This topic is monitored by Moritz Law Professor Edward B. Foley
Four of the seven seats on the Ohio Supreme Court are up for reelection this fall, in a campaign that will be closely watched nationwide. In both 2000 and 2002, when only two seats were on the ballot in each of these years, interest group money poured into those races, and the campaign ads got very ugly. Many political observers expect even more of the same, as both plaintiffs' lawyers and business groups have identified control over the Ohio Supreme Court as a key battle in the war over tort reform.
Efforts to reform judicial elections in Ohio, led by Chief Justice Thomas Moyer (who himself is on the ballot this year), have so far stalled in the state's legislature. A particular problem has been stealth groups, with innocuous names like "Informed Citizens of Ohio," which refuse to disclose their donor lists, but spend millions of dollars promoting a particular candidate or, just as likely, attacking that candidate's opponent. There have been widespread calls for new disclosure rules for Ohio's judicial races, modeled after the disclosure provisions applicable to "electioneering communications" contained in the federal McCain-Feingold law, the constitutionality of which were upheld by the U.S. Supreme Court in McConnell v. FEC, 124 S.Ct. 619 (Dec. 10, 2003). None, however, are yet in place.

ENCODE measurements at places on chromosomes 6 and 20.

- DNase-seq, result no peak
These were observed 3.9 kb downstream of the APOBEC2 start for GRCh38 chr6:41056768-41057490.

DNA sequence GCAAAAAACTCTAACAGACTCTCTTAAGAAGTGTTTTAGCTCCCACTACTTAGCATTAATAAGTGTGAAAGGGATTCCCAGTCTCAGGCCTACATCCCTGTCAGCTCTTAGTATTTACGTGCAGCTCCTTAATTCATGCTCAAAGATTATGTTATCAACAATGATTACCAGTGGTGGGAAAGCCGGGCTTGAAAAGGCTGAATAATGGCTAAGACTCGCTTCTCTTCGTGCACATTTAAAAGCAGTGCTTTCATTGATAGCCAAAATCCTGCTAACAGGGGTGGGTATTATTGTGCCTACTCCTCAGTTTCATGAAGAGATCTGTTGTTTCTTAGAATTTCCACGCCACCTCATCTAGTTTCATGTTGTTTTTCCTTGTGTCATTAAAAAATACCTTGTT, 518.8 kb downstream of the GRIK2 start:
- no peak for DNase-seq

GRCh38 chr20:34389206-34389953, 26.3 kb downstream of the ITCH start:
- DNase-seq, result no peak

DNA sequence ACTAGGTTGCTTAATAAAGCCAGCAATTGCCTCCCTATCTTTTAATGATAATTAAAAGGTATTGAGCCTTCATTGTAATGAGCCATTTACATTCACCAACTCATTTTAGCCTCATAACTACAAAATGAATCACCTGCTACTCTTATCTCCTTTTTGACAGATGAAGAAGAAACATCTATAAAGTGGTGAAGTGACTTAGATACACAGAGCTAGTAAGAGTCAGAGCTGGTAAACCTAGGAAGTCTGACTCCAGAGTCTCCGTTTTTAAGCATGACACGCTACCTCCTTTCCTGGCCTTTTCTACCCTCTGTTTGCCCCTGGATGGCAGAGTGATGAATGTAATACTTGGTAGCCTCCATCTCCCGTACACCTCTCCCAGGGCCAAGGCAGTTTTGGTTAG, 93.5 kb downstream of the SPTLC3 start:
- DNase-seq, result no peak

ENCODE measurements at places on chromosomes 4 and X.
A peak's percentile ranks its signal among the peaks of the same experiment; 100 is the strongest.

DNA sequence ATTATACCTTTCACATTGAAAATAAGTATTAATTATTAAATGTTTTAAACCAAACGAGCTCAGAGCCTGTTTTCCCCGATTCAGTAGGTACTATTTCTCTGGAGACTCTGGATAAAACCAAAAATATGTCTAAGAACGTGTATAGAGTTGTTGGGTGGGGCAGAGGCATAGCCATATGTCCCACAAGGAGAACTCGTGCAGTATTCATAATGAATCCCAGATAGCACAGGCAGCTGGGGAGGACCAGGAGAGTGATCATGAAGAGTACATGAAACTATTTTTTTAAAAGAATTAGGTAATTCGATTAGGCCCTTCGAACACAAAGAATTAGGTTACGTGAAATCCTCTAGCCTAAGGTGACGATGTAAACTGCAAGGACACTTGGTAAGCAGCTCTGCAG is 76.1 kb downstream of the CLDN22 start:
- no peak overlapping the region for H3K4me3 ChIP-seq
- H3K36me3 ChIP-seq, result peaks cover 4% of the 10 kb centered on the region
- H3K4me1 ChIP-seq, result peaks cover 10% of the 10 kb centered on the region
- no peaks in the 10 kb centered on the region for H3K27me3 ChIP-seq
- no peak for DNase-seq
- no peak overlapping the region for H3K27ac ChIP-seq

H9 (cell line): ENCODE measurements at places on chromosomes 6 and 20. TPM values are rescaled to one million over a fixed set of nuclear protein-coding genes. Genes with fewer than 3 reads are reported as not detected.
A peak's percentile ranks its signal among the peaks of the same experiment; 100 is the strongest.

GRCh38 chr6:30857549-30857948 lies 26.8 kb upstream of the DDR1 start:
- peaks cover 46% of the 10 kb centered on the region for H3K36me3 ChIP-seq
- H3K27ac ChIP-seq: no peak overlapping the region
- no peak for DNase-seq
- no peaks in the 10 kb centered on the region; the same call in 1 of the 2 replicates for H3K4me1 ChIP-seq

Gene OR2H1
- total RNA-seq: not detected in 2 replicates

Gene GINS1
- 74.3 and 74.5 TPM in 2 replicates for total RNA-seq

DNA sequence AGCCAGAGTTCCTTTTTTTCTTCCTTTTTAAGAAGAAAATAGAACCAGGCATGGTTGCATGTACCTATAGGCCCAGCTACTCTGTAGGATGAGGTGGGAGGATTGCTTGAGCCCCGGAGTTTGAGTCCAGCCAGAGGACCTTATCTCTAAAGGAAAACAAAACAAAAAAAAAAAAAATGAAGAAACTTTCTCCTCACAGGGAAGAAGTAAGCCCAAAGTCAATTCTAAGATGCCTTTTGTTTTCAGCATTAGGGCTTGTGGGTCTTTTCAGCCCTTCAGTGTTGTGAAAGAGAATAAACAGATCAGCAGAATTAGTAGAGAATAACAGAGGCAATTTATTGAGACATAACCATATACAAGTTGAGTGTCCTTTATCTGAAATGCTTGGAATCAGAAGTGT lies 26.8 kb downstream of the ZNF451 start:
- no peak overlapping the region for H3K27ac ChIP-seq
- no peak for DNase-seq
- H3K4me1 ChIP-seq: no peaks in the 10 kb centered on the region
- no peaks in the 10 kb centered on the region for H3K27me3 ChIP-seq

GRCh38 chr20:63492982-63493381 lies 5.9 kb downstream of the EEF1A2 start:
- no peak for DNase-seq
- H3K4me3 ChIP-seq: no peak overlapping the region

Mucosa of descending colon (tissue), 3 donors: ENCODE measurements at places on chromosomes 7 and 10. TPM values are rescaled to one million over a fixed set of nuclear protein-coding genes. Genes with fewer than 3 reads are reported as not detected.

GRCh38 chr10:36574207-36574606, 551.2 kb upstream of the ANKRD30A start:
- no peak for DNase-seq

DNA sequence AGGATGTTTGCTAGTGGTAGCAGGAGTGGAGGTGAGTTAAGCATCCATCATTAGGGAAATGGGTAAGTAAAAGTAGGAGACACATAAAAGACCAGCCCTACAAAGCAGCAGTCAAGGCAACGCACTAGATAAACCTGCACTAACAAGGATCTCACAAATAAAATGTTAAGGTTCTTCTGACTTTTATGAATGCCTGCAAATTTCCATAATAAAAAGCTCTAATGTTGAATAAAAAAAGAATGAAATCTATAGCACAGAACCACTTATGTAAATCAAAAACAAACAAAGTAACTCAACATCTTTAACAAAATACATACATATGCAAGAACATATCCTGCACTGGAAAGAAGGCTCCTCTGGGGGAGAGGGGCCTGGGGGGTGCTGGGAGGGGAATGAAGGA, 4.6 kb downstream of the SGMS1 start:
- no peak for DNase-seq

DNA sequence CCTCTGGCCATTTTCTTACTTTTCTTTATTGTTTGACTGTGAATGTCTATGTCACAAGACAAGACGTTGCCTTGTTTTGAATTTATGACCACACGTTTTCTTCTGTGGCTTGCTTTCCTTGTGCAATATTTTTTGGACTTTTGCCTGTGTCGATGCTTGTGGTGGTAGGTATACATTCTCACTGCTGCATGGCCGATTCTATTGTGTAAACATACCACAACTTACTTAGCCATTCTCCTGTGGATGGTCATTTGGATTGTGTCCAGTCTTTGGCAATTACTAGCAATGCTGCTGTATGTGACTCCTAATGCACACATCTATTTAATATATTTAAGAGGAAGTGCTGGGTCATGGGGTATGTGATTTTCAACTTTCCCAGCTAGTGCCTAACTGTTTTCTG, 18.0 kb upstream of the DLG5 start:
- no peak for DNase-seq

The financing of judicial campaigns raise particular acute risks of corruption: both the attorneys who appear in court and the clients they represent (especially institutional clients who expect to have litigation pending on a regular basis that affects their interests) have an obvious incentive to seek influence over the candidates who become judges. Yet, even more than members of a legislature, judges are not supposed to be swayed by the support (financial or otherwise) of constituents. They are supposed to decide the cases that come before them strictly according to the existing applicable law. Some have suggested that elections are inherently incompatible with the judicial function, but an elected judiciary has been a longstanding tradition in Ohio as in other states, and since even modest measures to reform the process of electing judges in Ohio have proved unsuccessful, there is no realistic chance that the state will have an appointed judiciary in the foreseeable future. Even if campaign practices in this year's Supreme Court races raise a stench even worse than the last two elections, incremental reform is the most that is feasible.